The Connected Cow: Big Data Makes Cattle Ranching Lean

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Big data is yielding big results for farmers

When someone thinks about data analytics, usually it’s coupled with images of researchers sitting in front of computers, number-crunching using sophisticated software amid a futuristic setting.

Cows standing in a field, on the other hand, do not leap to mind.

But the pastoral setting down on the farm has provided a great example of how data analytics can improve business in all types of industries.

Brandon Perkins, a product manager with GE Industrial Intelligence Data, told the Farm Journal he began to see the potential several years ago after attending a conference in which he learned about the use of predictive analytics to detect illnesses in cows, which had a better record than cowboys using their eyes, experience and intuition.

Turns out the cowboys were taking out too many cows that weren’t sick, wasting time and money in “servicing an asset” that didn’t need servicing. Analysts used data gathered from sensors placed on the cows that monitored movement. They eventually found patterns in certain types of movement and began to identify behavior that indicated illness.

Their predictions proved more accurate than the cowboys’ observations. It also showed data is “the fuel of the 21st century,” Perkins said.

The Internet of Cows

In April 2017, the Brazilian start-up company BovControl held a hackathon in San Francisco that gathered programmers from across all industries to help solve the challenges surrounding the use of data to improve cattle farming.

BovControl’s stated goal is to “connect every cow on the planet to the cloud.” That will lead to better data collection and enhance analysts’ ability to provide information to farmers that will improve cattle operations.

The event, which also included the involvement of Google Launch Pad and Silicon Valley Forum, involved teams which looked into solutions for challenges faced by cattle farmers. Those included ideas for small ranchers to secure inventory financing, a tracking platform for lost cows and a web app designed to connect organic cattle farmers with exporters interested in their product.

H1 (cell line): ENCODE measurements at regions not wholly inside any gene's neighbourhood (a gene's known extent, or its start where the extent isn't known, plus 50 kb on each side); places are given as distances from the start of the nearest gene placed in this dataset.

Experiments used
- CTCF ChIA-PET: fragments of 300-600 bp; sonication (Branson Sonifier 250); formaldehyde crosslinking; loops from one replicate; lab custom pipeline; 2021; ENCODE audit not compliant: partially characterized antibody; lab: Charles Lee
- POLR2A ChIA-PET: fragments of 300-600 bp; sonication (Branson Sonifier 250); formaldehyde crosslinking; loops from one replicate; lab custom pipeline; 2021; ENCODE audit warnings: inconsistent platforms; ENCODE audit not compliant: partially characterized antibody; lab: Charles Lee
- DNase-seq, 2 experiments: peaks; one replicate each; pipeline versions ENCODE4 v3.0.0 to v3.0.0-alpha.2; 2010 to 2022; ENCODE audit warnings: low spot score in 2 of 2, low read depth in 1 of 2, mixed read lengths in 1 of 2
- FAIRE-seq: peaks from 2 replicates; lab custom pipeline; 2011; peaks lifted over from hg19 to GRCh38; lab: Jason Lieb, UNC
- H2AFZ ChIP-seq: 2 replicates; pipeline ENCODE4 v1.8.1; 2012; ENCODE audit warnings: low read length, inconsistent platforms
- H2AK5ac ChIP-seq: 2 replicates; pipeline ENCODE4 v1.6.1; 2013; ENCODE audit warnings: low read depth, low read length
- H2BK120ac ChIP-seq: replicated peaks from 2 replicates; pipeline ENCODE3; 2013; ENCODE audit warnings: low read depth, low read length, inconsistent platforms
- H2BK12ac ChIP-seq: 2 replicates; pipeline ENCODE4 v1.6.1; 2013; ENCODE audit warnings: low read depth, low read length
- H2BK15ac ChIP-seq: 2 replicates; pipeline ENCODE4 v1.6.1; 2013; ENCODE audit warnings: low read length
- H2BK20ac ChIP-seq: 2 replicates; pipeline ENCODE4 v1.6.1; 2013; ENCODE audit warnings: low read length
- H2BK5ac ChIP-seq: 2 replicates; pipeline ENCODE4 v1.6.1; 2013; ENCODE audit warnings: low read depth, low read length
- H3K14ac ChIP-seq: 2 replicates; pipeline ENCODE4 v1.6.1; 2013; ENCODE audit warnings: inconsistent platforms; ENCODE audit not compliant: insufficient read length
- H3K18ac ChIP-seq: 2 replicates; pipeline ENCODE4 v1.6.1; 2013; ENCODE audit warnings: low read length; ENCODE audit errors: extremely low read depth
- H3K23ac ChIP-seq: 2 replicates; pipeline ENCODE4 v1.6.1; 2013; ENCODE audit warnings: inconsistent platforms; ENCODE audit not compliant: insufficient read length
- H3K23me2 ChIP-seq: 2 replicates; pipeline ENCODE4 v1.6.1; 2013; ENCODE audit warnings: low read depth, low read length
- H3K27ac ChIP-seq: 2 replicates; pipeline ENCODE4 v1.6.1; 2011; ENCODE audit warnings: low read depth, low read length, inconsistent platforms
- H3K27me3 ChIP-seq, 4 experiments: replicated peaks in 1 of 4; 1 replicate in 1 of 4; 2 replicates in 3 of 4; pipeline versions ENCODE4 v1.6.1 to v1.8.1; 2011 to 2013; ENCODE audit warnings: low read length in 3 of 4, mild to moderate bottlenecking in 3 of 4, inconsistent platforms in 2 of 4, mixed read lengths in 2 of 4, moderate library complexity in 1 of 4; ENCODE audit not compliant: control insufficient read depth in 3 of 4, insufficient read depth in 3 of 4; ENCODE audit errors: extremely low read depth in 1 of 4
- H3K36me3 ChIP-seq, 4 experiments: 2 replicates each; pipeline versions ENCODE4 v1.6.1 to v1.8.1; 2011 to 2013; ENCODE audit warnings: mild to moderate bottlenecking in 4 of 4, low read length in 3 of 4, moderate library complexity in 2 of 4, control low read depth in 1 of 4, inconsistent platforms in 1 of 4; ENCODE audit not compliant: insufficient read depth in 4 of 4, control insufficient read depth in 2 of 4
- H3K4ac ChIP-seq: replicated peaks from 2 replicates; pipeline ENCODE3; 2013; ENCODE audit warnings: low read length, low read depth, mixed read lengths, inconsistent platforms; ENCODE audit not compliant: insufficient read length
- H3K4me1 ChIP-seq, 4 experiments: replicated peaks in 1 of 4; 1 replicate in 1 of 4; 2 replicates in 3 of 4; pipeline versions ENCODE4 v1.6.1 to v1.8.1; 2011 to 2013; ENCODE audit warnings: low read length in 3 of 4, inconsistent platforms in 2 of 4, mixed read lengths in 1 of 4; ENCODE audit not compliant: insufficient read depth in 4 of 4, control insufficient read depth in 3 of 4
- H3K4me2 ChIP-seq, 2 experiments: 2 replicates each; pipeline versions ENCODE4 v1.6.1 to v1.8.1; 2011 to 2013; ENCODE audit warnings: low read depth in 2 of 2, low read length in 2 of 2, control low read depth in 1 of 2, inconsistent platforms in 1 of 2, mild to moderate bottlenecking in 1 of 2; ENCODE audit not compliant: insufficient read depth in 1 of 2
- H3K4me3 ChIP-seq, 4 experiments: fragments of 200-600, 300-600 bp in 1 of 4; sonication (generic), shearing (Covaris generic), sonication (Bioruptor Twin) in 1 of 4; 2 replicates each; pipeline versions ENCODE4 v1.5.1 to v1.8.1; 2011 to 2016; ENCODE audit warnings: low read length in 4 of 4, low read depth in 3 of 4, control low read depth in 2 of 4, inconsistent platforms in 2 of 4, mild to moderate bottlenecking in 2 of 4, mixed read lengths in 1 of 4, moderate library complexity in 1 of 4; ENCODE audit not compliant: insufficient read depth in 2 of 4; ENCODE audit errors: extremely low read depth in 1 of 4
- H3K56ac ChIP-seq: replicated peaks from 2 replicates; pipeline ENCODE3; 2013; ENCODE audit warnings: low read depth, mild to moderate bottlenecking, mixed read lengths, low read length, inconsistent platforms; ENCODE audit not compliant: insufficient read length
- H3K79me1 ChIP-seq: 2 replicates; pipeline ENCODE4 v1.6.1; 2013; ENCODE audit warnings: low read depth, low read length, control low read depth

Japanese Dairy Farmers

One of the best examples of data analytics and the cattle industry comes from a book that was a bestseller in 2016.

In “Thank You For Being Late: An Optimist’s Guide to Thriving In The Age of Accelerations,” Thomas Friedman wrote about an interview with Joseph Sirosh, vice president of data in Microsoft’s Cloud and Enterprise Division.

To explain the many applications of sensors and data analysis, Sirosh used the example of cows.

Dairy farmers in Japan had contacted Japanese computer company Fujitsu and asked if there was any way they could help to improve the success rate in breeding cattle on their farms. The main problem: Cows only go into heat for about 16 hours every 21 days, mostly at night, leaving farmers to guess the best time to artificially inseminate them.

After researching the issue, Fujitsu engineers decided to equip each cow with a pedometer that transmitted information on their movements back to the farm using Microsoft’s cloud technology (called Microsoft Azure).

It wasn’t long before the data showed a trend that no one knew about – female cows in heat take faster and more frequent steps. Once the researchers figured this out, the system was programmed to send a text alert to the farmers when the steps increased.

Just like that, the farmers could stop guessing and use the data to have better success rates in breeding their herds. Sirosh said the farmers experienced a “huge improvement in conception rates.”

Other Insights

The work in Japan also yielded other insights into cattle.

  • Data showed that a cow inseminated in the first four hours of the 16-hour window for artificial insemination had a 70 percent probability of giving birth to a female
  • Insemination done in the second four hours had a higher percentage chance of producing a male
  • By looking at movement data, researchers were able to find footstep patterns that offered early signs of eight different cow diseases.

As sensors and methods for crunching statistics becomes more sophisticated and farmers become more aware of the potential of big data, expect data analysis to create more ways for ranchers to improve their cattle operations.

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